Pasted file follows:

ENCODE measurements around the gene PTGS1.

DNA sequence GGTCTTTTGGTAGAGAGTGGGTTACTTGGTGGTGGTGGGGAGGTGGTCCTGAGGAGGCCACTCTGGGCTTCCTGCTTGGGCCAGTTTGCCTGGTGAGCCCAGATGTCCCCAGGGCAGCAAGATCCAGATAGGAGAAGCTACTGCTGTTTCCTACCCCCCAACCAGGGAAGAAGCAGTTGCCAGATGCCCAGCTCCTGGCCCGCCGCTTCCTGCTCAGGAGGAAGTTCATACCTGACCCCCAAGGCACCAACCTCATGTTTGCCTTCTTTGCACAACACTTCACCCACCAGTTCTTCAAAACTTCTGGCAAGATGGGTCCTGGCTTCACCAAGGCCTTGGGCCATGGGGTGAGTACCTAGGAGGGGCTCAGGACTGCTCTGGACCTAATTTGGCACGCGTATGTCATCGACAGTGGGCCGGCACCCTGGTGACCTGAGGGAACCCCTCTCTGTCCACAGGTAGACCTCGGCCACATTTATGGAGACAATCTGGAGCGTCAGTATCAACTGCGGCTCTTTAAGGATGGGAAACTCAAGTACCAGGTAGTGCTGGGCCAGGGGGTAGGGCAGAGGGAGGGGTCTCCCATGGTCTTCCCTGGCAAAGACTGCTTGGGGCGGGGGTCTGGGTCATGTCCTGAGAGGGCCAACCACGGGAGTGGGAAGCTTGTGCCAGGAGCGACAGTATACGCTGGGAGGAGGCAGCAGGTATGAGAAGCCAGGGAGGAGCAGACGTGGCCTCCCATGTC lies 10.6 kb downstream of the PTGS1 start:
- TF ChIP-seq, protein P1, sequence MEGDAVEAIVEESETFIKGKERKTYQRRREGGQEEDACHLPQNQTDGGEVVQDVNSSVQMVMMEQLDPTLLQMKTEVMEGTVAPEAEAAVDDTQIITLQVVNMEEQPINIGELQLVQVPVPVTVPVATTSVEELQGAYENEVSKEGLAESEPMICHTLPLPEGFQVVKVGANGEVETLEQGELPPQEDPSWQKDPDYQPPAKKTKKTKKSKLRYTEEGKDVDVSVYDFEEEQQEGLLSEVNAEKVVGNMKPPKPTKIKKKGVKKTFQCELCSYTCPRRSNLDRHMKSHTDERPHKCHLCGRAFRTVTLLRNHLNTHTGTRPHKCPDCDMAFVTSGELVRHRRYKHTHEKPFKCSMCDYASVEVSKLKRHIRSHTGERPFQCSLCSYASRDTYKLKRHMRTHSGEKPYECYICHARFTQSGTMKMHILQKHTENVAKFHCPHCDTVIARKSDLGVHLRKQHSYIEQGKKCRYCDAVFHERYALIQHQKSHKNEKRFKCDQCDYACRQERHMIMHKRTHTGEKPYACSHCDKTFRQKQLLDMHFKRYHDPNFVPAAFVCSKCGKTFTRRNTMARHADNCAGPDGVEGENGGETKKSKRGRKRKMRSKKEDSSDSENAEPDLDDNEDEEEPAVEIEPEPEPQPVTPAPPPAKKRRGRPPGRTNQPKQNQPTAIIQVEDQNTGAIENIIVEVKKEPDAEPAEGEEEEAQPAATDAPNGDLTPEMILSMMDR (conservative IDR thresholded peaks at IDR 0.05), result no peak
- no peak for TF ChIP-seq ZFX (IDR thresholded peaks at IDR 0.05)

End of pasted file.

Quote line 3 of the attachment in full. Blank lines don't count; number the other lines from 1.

- TF ChIP-seq, protein P1, sequence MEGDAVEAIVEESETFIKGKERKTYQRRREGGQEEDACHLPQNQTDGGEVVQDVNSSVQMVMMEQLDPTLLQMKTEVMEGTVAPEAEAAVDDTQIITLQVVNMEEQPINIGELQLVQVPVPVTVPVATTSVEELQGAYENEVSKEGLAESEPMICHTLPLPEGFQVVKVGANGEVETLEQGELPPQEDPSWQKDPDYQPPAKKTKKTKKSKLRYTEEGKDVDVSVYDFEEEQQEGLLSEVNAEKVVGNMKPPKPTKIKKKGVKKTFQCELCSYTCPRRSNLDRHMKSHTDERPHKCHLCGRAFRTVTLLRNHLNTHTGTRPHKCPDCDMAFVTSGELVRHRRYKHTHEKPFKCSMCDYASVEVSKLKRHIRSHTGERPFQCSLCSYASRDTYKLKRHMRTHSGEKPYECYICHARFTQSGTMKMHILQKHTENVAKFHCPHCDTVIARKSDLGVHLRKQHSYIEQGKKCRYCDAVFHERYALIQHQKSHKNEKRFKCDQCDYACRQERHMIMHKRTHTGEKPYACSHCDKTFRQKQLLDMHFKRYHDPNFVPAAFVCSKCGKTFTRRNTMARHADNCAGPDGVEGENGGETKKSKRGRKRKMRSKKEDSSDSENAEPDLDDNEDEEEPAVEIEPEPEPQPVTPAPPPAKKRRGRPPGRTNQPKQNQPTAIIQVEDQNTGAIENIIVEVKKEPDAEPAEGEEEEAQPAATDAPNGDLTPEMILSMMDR (conservative IDR thresholded peaks at IDR 0.05), result no peak